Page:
Debugging IPSec VPNs in FortiGate
Debugging IPSec VPNs in FortiGate
Debugging what is going wrong with a VPN setup is difficult. The IKE protocol is “chatty”, and negotiates back and forth between the two ends for several rounds. The GUI offers not much help, it is either UP or Down. Most of the real debugging happens inside the CLI.
One problem in particular that has always bugged me is that you need access to the end machines involved to initiate traffic across the link. The network admin typically doesn’t have direct access on the computers on either side of the VPN in order to initiate that traffic. I’ll show you a method that can be used to initiate traffic from that network as well.
Here are some basic steps to troubleshoot VPNs for FortiGate.
In IKE/IPSec, there are two phases to establish the tunnel. Phase1 is the basic setup and getting the two ends talking. Then IKE takes over in Phase2 to negotiate the shared key with periodic key rotation as well as dealing with NAT-T (NAT tunnelling), and all the other “higher-end” parameters.
The first trouble shooting step is to verify your parameters are all correct and matching.
For Phase1, is the end gateway dynamic or static? Fortigate to Fortigate can use both Main and Aggressive modes for dynamic connections, but many other brands can not. In general, if you are supporting a dynamic IP client end, you will have to use Aggressive mode Phase1, so make sure that mode is set for dynamic clients. If this a static config, you should use Main mode for Phase1, which is a bit more secure on the initial handshake.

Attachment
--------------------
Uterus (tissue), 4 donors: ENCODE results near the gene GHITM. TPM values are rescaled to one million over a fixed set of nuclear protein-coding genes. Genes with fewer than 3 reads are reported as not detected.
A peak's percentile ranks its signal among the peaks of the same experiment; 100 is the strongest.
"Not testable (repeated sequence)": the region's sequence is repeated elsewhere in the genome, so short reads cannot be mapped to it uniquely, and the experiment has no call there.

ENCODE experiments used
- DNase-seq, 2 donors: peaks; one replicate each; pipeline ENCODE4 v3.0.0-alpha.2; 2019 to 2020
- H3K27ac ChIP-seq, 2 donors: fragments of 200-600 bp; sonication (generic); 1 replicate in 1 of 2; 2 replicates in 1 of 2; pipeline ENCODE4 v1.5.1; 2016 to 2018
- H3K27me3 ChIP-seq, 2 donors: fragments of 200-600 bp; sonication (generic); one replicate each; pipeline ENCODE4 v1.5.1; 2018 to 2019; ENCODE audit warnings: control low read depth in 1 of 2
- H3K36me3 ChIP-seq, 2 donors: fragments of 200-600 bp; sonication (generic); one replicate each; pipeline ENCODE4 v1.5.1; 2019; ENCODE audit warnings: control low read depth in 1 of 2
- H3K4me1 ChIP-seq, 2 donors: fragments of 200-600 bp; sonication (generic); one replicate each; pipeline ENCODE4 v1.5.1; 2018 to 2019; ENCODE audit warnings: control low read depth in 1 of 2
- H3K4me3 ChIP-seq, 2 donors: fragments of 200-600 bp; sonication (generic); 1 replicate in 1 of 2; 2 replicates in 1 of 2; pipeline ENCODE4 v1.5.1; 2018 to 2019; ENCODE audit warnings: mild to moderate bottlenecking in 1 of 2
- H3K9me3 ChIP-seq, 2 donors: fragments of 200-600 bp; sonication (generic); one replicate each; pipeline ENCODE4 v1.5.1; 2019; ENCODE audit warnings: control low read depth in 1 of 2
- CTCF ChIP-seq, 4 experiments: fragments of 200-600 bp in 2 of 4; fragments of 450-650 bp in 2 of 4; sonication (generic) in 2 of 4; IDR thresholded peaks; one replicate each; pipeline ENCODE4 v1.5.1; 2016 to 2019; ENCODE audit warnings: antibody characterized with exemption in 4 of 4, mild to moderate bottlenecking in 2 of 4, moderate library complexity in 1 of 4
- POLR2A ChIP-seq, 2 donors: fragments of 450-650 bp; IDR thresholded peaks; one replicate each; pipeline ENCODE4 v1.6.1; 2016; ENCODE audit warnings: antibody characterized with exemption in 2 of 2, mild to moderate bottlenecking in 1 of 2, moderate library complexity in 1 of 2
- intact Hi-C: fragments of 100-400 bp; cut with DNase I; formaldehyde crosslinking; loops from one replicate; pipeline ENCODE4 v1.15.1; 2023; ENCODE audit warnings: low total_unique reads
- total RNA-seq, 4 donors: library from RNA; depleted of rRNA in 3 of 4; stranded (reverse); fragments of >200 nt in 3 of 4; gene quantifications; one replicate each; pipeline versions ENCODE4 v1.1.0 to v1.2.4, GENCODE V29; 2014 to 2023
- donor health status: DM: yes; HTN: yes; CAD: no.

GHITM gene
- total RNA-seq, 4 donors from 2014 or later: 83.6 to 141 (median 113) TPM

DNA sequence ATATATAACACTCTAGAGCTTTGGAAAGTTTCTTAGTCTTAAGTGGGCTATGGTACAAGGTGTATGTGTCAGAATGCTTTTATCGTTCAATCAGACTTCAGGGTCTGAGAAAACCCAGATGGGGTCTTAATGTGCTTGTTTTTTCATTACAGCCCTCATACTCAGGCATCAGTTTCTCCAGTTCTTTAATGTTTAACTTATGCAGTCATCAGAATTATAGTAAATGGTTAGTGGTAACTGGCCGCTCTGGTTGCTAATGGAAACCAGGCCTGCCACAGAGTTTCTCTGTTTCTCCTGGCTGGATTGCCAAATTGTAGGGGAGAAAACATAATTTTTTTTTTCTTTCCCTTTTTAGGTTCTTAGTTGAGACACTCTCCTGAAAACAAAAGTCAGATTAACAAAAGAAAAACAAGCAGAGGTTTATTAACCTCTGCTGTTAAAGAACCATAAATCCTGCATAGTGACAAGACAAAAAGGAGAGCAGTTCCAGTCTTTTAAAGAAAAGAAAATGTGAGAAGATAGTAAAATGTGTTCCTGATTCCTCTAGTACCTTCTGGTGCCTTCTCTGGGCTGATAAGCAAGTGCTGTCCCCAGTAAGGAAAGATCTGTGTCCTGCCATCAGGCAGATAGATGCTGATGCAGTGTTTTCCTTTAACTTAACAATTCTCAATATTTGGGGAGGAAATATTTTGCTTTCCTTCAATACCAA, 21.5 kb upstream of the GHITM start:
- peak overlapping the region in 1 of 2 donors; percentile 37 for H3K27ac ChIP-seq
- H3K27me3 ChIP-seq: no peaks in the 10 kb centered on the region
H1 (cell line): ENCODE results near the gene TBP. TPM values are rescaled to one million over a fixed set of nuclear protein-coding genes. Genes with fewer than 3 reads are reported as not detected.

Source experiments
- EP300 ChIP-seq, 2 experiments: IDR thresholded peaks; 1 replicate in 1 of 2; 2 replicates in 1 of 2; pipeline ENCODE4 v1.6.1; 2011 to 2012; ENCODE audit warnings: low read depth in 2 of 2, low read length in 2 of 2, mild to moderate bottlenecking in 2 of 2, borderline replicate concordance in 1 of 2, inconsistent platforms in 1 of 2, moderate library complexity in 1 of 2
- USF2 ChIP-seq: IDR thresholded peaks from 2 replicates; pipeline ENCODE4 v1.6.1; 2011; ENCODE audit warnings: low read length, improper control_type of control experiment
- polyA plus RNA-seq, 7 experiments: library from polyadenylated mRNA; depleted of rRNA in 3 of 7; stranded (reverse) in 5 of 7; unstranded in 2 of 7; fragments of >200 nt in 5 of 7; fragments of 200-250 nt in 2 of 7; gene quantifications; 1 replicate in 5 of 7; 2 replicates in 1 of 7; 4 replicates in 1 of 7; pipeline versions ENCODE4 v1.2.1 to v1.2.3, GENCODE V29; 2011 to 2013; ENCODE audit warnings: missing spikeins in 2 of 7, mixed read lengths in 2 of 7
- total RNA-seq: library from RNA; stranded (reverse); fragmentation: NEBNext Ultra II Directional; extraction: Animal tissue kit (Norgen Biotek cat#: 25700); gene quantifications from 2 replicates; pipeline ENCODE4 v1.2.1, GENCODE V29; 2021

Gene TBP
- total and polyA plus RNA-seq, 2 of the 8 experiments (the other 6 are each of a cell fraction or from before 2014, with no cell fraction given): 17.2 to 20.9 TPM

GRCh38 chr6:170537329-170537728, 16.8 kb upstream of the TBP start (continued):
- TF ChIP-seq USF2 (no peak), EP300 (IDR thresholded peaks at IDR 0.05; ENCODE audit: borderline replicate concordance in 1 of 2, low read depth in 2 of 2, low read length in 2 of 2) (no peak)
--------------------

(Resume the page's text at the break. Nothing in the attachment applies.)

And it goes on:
For Phase2, are both sides setup to use PFS? Replay Detection? Dead-peer detection? While most VPN setups include a set of encryption and hash algorithms, you only need one that are the same. The reason for the set is to offer many choices. In practice, just pick one that your base client supports and go from there. Now-a-days, AES256/SHA1 is probably supported across the board, and that is all I ever use. You don’t have to match the set of them exactly, each side just needs a common one to talk.
After that all checks out, we need to see what IKE is doing that is failing.
So SSH or console into the CLI.
If this is debugging a VDOM
(like in this case), you may have to switch into the root VDOM if you
are the system admin of the firewall as opposed to a VDOM admin.
fgt300C-fw # config vdom fgt300C-fw # edit root current vf=root:0 fgt300C-fw (root) #